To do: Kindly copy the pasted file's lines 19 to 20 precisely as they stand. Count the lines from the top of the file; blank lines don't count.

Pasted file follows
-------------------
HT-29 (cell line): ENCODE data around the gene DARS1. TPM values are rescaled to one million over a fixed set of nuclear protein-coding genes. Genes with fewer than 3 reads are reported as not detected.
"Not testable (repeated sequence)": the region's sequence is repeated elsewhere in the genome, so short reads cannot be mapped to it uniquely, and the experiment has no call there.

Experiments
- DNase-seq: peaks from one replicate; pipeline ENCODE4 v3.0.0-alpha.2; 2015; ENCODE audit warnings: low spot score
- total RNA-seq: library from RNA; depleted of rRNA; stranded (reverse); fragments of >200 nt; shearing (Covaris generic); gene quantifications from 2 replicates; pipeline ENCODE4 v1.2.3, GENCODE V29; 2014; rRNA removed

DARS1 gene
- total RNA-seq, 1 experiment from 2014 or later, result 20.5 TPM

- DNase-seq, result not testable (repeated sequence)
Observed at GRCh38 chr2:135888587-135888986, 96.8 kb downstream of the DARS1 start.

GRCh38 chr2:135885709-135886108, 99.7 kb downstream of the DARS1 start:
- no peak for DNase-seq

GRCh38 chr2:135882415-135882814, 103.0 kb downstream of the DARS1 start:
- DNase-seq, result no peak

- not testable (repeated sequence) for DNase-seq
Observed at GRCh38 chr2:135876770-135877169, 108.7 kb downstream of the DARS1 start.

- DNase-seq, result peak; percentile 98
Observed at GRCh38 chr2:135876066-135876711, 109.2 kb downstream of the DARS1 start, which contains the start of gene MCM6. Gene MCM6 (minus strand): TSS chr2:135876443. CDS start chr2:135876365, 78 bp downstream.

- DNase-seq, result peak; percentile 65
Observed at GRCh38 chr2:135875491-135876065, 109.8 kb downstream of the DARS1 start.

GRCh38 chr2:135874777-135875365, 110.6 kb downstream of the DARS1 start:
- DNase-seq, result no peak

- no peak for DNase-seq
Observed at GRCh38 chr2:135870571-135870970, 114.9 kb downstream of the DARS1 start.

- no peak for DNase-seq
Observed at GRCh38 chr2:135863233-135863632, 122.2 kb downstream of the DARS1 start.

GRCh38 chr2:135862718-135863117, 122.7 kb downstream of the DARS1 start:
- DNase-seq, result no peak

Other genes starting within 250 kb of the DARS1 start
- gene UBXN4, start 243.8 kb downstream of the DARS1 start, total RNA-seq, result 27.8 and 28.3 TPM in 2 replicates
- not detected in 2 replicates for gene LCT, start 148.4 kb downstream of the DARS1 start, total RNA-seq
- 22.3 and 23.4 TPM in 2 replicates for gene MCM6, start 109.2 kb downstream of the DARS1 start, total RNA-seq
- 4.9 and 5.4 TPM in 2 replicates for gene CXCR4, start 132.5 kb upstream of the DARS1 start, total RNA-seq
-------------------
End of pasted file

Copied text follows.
Observed at GRCh38 chr2:135875491-135876065, 109.8 kb downstream of the DARS1 start.

GRCh38 chr2:135874777-135875365, 110.6 kb downstream of the DARS1 start: